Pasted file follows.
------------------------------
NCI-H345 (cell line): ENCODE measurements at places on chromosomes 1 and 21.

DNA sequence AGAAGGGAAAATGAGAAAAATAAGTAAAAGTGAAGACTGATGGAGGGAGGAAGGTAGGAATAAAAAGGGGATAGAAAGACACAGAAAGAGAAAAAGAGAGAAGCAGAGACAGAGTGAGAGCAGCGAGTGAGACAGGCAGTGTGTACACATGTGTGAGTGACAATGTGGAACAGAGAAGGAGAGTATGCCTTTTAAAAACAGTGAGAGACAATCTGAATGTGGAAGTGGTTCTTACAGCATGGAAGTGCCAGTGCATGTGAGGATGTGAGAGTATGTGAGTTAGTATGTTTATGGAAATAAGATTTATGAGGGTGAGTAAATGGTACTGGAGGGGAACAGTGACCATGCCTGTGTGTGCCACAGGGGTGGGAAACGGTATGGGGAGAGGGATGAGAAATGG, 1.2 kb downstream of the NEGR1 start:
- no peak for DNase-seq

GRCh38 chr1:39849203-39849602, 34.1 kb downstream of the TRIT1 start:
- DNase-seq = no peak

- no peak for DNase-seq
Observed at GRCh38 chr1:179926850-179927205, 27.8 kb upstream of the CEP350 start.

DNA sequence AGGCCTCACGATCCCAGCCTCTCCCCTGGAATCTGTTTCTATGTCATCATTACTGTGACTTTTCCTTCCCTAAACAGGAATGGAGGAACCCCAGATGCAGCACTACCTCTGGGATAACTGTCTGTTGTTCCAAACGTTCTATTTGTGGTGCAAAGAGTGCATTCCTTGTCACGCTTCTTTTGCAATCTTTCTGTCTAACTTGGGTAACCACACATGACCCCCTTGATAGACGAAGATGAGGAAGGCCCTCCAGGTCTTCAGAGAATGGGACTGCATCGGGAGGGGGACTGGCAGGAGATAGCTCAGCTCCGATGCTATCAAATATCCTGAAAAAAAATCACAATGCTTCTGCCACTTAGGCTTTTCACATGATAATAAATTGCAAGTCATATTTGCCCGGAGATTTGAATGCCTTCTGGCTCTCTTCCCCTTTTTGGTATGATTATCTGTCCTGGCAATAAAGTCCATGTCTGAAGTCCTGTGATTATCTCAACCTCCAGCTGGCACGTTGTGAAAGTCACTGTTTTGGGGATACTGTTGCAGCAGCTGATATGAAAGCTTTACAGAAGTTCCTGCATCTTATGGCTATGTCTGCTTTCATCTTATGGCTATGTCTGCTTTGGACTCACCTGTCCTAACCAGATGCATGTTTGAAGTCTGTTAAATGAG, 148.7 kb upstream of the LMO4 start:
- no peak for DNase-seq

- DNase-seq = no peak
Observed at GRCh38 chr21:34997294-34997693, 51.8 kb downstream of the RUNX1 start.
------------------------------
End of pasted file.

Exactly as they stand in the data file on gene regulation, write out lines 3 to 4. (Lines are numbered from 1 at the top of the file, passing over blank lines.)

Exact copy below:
- no peak for DNase-seq

GRCh38 chr1:39849203-39849602, 34.1 kb downstream of the TRIT1 start: